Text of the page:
With so many scams out there, it’s incumbent on you, as the consumer, to be fully aware of the risks they pose and to be suspicious of any “important” offers you receive, whether by phone, traditional mail or e-mail.

For example, I recently received a phone call from “Social Security” suggesting that my Social Security number had been compromised, and saying that failure on my part to call them to rectify the situation would lead to my arrest.

Well, the first clue that the call was illegitimate was the caller’s strong foreign accent: I highly doubt the Social Security Administration outsources its customer service to India. Even if they do, they publicly state that they won’t call and ask for personal information. The second clue was the threat of arrest, which is not the best way to win friends and influence people. The biggest clue though, is when I (politely) engaged the caller, refused to answer his questions, and was hastily cursed out (with quite graphic language) before the caller hung up. Again, that’s just one example.

In this blog post I want to provide three examples of domain name scams you should know about and watch out for. We’ve received numerous calls from clients who have received such mailers and don’t know if they are legitimate. The answer is no, they are not legitimate!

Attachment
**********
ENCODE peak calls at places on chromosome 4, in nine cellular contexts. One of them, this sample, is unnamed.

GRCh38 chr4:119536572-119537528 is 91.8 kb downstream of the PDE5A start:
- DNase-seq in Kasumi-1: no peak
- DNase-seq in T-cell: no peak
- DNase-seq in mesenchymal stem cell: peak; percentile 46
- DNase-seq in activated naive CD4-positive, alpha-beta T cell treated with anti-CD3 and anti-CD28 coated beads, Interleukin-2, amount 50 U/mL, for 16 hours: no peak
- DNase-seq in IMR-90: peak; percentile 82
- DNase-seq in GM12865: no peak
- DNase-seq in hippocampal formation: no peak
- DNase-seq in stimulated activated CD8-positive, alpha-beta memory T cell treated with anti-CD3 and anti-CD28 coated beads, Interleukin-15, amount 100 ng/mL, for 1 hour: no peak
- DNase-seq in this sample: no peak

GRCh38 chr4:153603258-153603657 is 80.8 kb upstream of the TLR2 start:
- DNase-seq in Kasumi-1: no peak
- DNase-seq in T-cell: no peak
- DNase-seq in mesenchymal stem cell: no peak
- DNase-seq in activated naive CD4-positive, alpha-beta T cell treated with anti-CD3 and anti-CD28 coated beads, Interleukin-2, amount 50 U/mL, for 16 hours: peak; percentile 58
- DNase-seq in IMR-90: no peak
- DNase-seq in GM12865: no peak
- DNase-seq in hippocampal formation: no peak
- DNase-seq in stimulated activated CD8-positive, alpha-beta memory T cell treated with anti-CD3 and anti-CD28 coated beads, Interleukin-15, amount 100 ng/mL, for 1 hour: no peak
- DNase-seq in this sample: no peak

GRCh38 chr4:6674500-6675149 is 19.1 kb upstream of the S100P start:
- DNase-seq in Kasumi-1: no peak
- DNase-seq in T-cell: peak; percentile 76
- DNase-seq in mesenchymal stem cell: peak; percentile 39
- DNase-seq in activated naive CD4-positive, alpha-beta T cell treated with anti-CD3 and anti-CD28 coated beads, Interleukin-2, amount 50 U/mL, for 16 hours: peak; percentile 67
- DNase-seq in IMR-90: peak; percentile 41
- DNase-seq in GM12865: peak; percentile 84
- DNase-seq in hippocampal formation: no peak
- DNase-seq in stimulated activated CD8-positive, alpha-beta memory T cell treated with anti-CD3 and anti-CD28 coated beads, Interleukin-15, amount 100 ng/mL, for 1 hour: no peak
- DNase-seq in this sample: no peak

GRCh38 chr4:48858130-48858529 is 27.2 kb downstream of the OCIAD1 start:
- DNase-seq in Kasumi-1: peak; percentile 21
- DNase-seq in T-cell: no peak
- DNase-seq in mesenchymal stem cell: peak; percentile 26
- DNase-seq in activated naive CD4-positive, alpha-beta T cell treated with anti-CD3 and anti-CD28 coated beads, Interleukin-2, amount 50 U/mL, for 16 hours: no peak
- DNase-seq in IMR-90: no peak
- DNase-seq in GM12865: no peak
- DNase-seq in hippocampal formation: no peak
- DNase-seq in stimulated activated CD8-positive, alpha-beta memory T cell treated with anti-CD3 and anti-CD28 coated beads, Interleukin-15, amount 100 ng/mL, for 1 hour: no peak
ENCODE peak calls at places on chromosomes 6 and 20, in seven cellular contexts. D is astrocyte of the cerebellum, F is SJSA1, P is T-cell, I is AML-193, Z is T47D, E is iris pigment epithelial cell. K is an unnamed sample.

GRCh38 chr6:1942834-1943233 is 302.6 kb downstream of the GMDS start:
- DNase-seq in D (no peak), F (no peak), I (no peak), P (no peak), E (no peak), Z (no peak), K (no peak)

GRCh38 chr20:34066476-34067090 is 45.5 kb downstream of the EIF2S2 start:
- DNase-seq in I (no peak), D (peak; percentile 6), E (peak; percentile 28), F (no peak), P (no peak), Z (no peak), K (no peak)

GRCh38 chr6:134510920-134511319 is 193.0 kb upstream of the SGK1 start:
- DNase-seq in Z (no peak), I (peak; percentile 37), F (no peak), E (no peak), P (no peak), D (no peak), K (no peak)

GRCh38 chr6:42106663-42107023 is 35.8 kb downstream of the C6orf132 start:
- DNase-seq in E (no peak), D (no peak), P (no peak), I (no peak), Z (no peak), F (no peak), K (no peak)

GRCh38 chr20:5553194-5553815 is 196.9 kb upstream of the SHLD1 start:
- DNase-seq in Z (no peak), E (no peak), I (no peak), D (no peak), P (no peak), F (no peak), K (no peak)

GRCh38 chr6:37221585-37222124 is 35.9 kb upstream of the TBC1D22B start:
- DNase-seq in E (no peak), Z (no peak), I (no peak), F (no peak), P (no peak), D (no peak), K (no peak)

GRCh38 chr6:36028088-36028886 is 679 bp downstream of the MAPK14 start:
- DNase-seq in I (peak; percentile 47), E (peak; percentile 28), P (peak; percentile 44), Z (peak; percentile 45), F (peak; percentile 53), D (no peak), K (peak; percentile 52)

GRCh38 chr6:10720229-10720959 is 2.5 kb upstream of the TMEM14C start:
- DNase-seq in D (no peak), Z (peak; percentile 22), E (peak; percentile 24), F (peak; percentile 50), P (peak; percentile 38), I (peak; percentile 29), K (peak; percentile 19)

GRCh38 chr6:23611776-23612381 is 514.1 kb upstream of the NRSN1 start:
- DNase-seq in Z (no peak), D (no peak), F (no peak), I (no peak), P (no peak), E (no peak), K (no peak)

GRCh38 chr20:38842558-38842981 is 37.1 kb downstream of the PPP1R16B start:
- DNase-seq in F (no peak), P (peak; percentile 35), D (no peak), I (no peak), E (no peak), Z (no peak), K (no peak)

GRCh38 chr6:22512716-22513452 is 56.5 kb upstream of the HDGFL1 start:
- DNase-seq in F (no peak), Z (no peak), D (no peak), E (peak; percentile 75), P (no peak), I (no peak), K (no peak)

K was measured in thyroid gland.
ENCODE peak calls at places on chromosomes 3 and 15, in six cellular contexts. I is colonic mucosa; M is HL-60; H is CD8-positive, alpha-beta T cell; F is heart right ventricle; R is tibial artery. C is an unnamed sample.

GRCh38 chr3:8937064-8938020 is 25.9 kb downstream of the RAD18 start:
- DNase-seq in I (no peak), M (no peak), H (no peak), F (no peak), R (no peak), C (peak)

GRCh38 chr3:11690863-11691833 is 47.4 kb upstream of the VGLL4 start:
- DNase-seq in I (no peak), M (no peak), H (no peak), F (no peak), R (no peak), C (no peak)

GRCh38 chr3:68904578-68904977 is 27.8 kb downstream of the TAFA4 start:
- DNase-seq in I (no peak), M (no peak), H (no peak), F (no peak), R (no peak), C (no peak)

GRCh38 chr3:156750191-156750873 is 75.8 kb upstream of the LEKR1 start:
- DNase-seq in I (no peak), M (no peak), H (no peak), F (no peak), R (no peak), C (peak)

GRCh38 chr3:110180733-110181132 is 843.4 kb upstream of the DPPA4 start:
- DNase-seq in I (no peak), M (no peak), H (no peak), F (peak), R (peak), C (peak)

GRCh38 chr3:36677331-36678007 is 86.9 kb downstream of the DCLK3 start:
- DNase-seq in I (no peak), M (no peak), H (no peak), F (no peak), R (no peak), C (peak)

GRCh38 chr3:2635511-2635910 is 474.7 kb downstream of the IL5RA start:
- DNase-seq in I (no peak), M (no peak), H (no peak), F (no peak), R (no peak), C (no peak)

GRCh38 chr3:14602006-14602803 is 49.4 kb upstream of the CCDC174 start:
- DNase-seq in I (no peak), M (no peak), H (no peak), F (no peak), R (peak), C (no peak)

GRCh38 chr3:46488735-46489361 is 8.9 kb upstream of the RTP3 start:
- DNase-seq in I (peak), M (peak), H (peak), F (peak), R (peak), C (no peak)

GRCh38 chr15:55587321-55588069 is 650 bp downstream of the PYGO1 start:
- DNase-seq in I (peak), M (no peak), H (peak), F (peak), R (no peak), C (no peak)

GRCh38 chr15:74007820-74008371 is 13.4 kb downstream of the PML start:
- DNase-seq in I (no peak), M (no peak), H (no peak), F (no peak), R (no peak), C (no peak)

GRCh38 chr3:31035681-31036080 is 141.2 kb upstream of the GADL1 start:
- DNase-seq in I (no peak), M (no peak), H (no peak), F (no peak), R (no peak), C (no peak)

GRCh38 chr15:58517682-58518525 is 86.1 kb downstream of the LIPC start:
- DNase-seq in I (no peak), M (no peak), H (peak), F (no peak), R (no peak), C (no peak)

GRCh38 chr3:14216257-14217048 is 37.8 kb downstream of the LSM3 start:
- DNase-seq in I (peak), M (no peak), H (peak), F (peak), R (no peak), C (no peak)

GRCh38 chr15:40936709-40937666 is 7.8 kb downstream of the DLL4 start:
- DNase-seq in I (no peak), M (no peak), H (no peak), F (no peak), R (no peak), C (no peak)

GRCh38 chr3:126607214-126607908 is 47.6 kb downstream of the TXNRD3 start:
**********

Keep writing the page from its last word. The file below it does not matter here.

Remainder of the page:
If you are ever in doubt about the legitimacy of anything related to your domain name, website, Google listing or anything else, please feel free to give us a call. We love to answer your questions and provide advice. Keep in mind that these can come via “snail mail” (the post office) or via e-mail.  You might also get phone calls making the same or similar offers.

In each of these cases, we or a client received a mailer that looked very much like an invoice. Of course, the sender’s hope is that the recipient will thoughtlessly send a check, lining their pocket with cash while providing nothing of value in return.

I’ve shared these examples, with some annotations and with the identifying information about our client (like name, address, domain name) blurred out. Although some of these “offers” state clearly within the body of the text that they are solicitations and not bills, there are some things that clearly give these up as scams:

  • In all likelihood, you have never done business with this entity, yet they include words like “renew,” or they suggest there is a deadline by which you must make payment to “keep” or “maintain” your service;
  • They use words like “important,” “deadline,” claim you will lose your domain name or website if you don’t act on their offer;
  • The text of their “offers” is written to look and sound very important, but it is really gibberish.

I’ll say it again: If you are ever in doubt about the legitimacy of anything related to your domain name, website, Google listing or anything else, please feel free to give us a call at 502-545-1588.

Three things to remember:

  • Be wary of anything that looks like an invoice from someone you don’t know.
  • NEVER click on links or open attachments in emails from anyone you don’t know, no matter how official or important they may look. This includes companies you do business with (I recently received one from “Go Daddy” about a domain name I had just purchased on behalf of a client, but the return email address was not “@godaddy.com. That’s a clear indication that the message was illegitimate.
  • When in doubt, call us! 502-545-1588.